Back in 1977, as a freshman at the Art Institute of Boston, I would often spend lunch hours at the bookstore, scanning the humor section. My favorite books were cartoon collections; the best being by Sam Gross and B. Kliban. I bought as many as I could afford on my meager "allowance." A book I really enjoyed didn’t come out until 1980. It cemented my adoration for both of these cartoonists—and it wasn’t a cartoon book. It was an interview book featuring six of the day’s hottest cartoonists, two of whom were Sam Gross and B. Kliban.

"Jumping Up and Down on the Roof, Throwing Bags of Water on People," by Mark Jacobs (Dolphin Books, 1980), featured extensive interviews with Sam Gross ("Shrunken Heads and Gingerbread Boys") and B. Kliban ("Free Rubber Chickens Regardless of a Person’s Religious Beliefs"), shedding light for the first time on the real-life personalities of my two favorite cartoonists.

B. Kliban Cartoon

The first B. Kliban books I bought were the trio of "Cat" (1975), "Never Eat Anything Bigger Than Your Head" (1976), and "Whack Your Porcupine" (1977), all published by Workman Publishing. I remember bringing them back to one of my Illustration classes at AIB and showing off the funniest gags. As it turned out, almost every page caused uproarious laughter among the small group assembled.

I have more closely modeled my cartoon style after B. Kliban's over the years. Not in any overt sense but simply out of comfort. My natural style and technique have developed to a point that I think it tends to resemble that of Mr. Kliban's. One successful and very famous student of the B. Kliban style is Gary Larson ("The Far Side").


In the ’80s I wrote Mr. Kliban several times. I asked him for advice, asked him to critique some samples, and asked about his influences. His responses were very helpful and quite funny at times. I have included copies of those replies here.

Letter 1 • Page 1

I first wrote to Mr. Kliban in early '86. My letter included the usual "I'm-your-biggest-fan" comments, which he calls "general flattery"—his way of saying, Yeah, yeah, yeah. I found his comments very enlightening. They made me eager to get drawing and they also caused me great anxiety. I'd begun to wonder if I really had the desire that I'd need to succeed. I kept plugging away though, and FREAKS, GEEKS & CHICKEN BEAKS was the result of that "plugging" (Howling at a Bagel too).

I'd sent him some samples of the Fists In The Air book idea I was kicking around at the time. His comments ultimately--and thankfully--served to kill the idea; I just didn’t think there was enough there worth developing. It could’ve worked as an article in a fanzine but probably not a full-scale book.

I'd asked him how he got started and I was very surprised to hear how easy it was for him at the beginning. Had Playboy bought three of MY first fifteen cartoons, I would've wet my pants!

Page 2

I love how he slams "Cathy" and "Garfield" here, labeling them sellouts. I never minded "Garfield" but I hate "Cathy" and never found it funny. Maybe because I'm a guy. (Nah, it's just not funny.)

I've since learned that he was very correct about spending too much time "searching for the magic pen." I'd gone through scores of cartoons and several different pens before settling on the Sharpie Extra Fine Point. It was just a pen I'd grown comfortable with.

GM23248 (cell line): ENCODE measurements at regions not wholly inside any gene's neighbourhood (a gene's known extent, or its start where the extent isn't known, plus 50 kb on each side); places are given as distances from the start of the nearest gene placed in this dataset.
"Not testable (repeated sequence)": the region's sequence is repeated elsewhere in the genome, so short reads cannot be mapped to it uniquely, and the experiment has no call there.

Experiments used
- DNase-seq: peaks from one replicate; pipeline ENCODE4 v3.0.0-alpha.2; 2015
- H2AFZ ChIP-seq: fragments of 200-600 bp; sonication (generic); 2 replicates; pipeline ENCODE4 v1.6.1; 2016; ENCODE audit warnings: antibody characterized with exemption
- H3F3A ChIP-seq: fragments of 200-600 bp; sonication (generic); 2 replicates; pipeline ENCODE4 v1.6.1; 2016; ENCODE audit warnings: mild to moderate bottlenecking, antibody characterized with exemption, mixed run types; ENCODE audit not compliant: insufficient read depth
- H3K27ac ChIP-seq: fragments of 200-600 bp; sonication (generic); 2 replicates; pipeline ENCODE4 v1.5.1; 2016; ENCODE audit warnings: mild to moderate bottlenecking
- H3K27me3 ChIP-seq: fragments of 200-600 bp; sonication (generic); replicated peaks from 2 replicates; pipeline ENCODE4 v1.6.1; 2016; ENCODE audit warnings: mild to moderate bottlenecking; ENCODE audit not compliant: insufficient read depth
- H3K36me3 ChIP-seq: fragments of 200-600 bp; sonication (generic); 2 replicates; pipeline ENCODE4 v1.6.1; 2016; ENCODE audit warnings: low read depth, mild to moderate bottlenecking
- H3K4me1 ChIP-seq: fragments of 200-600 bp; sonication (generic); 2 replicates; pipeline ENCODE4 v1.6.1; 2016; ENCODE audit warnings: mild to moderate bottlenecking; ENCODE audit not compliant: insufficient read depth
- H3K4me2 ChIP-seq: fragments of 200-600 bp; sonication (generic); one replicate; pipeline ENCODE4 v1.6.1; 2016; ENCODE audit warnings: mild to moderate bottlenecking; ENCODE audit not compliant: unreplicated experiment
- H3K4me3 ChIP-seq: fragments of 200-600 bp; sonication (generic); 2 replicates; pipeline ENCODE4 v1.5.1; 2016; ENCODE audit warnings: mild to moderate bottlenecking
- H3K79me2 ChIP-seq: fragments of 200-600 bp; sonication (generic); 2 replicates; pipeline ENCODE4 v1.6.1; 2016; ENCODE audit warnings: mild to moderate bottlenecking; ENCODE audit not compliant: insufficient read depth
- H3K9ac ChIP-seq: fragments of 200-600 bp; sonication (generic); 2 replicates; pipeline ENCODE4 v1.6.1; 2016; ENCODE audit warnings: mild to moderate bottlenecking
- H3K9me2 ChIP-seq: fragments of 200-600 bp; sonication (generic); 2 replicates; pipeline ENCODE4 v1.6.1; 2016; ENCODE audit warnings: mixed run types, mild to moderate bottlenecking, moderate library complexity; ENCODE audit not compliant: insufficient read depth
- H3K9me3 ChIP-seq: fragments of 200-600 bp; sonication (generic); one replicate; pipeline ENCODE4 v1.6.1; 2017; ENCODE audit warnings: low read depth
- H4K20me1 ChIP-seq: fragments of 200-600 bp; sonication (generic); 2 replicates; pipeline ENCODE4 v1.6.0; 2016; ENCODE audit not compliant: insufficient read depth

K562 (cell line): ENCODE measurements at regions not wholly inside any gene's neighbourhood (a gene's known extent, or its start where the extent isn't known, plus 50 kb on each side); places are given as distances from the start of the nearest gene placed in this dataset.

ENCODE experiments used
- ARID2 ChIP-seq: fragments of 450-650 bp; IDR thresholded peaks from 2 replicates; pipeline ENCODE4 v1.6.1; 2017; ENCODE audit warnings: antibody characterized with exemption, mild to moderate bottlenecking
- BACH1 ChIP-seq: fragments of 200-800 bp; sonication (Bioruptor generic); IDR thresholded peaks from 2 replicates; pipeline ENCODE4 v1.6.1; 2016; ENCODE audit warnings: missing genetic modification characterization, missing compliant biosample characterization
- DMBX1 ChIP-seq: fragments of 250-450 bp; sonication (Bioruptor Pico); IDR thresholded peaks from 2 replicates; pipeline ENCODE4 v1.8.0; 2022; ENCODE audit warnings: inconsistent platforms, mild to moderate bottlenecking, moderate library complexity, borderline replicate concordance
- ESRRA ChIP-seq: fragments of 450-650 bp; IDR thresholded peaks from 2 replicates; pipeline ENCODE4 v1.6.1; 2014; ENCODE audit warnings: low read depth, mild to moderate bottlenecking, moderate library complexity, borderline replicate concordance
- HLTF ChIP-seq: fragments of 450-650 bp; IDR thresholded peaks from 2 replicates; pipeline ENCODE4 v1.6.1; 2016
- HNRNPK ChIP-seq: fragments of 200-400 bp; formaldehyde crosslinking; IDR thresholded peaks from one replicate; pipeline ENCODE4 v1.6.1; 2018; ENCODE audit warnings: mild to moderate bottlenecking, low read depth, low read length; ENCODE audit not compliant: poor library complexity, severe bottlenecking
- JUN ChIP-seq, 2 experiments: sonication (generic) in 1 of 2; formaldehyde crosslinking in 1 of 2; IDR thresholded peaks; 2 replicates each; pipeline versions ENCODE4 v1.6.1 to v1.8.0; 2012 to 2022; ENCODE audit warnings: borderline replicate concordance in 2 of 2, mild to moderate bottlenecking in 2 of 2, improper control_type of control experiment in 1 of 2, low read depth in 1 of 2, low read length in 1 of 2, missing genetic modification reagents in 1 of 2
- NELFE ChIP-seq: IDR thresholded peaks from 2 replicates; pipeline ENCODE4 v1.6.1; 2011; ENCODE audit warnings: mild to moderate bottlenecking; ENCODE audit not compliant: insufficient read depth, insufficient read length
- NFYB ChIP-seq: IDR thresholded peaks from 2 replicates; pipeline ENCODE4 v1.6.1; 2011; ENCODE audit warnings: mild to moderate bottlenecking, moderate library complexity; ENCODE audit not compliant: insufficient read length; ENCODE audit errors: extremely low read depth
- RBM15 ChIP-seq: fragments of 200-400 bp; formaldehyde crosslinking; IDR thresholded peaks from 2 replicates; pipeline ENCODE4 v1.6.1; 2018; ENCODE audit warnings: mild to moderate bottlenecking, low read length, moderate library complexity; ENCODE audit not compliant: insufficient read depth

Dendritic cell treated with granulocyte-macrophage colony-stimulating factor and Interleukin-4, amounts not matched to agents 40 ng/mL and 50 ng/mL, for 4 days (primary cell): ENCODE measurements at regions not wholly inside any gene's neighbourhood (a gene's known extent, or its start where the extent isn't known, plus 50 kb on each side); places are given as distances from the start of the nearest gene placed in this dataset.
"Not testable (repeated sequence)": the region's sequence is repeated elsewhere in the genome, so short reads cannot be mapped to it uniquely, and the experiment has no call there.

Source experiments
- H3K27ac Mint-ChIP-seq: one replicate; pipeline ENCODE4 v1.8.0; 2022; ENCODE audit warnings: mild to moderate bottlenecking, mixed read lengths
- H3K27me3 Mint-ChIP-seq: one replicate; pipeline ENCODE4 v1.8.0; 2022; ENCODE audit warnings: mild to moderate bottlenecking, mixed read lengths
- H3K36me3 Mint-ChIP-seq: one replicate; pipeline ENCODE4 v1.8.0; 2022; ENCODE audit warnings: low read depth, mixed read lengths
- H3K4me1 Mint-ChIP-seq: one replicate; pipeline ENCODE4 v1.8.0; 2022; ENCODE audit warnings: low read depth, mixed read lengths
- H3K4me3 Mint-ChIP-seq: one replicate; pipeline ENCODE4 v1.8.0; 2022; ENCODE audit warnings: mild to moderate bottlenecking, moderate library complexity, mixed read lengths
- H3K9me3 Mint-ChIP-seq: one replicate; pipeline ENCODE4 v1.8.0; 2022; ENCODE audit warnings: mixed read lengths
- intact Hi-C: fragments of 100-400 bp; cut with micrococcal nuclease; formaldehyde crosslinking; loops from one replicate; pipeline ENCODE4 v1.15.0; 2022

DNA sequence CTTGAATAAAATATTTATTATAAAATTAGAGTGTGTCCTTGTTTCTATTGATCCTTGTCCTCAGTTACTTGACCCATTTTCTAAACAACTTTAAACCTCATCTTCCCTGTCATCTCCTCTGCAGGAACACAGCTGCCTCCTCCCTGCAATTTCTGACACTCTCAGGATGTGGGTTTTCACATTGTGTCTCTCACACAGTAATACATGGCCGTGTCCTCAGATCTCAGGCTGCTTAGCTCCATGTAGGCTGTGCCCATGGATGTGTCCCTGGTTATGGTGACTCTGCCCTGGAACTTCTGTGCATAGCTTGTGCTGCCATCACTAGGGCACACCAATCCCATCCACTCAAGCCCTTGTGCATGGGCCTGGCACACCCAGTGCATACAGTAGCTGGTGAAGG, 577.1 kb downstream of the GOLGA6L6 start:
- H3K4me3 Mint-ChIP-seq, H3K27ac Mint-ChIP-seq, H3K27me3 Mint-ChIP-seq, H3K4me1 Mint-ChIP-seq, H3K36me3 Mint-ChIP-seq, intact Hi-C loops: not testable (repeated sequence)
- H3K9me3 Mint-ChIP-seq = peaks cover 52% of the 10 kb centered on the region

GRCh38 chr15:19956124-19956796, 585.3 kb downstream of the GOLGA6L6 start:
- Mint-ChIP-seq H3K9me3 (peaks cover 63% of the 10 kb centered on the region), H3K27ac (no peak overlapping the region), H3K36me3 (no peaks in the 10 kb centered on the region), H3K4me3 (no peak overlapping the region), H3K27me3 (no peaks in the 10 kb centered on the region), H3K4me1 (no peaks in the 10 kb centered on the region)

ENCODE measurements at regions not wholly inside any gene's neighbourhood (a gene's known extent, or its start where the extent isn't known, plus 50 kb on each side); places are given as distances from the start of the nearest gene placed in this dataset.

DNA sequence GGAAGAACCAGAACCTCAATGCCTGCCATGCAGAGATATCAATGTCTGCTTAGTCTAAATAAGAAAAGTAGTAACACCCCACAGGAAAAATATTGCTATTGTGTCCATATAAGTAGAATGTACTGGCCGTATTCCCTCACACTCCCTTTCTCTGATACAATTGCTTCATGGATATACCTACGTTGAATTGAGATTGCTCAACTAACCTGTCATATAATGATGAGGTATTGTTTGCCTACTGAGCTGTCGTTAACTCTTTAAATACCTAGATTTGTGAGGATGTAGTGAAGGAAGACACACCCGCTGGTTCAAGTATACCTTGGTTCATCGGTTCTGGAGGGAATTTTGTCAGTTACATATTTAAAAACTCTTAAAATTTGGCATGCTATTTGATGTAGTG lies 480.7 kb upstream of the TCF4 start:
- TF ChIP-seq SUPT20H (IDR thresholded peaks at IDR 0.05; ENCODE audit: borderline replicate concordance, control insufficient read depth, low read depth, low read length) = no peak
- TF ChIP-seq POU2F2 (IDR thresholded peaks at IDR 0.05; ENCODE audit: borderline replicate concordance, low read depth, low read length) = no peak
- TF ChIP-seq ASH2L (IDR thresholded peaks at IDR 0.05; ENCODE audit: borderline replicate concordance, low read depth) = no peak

I found his honesty very refreshing and his guitar riffs analogy was precisely the wording I could understand at the time, being a 27-year-old metalhead.

Letter 2 • Page 1

In his previous letter Mr. Kliban had said that he wanted to know what I was up to. So I’d written him right back, sending along my copy of his new book, "The Biggest Tongue in Tunisia," for him to sign. I'd just signed up for a cartooning class at the Art Institute of Boston and asked him what he thought of classes since he'd once taught cartooning. It turned out that the class I'd signed up for had to be cancelled due to low enrollment. I was the sole enrollee.

I’ve also learned that Sturgeon's Law of "93% of everything is shit" are words to live by. There are very few people walking around splitting the atom, let alone doing their everday jobs competently.

I'd sent yet another batch of samples. This time a comic strip called Jimmy Riff that I'd done for a KISS fanzine. The strip appeared only twice. Admittedly, it needed some work (a lot). His advice came in quite handy in '97, albeit subconsciously, when I was developing the two main characters for my children's book, Hondo & Skeeter. The story was finished in '97, but the drawings for this book (beyond those of the main characters) remain "under development."

Page 2

He thought he was getting "preachy" here, suggesting females in the strip and commenting on my last panel, but I didn't think he was preaching at all. After all, that's just the kind of feedback I'd written him for. He repeated his invitation to keep in touch. Unfortunately, I never did get around to writing to him again.


When "The Biggest Tongue in Tunisia" came out in May of '86 I picked it up right away and mailed it to B. Kliban along with a letter and a request for an autograph. It came back in the mail a few days later. He'd drawn and signed this original cartoon inside my copy of the book.

Sadly, B. Kliban passed away in 1990. I'd only learned of this by reading a 1993 TV Guide article about actor Bill Bixby who had recently died. The article mentioned his wife Judith, "widow of cartoonist B. Kliban." I was so shocked—and to find out that way was doubly upsetting.

Judith published B. Kliban's final manuscript in 1993 as a book entitled "Advanced Cartooning." Some of his best work, it includes several sketches and "unfinished" pieces.

I will miss his advice. His talent will be missed by all.

B Kliban®Cats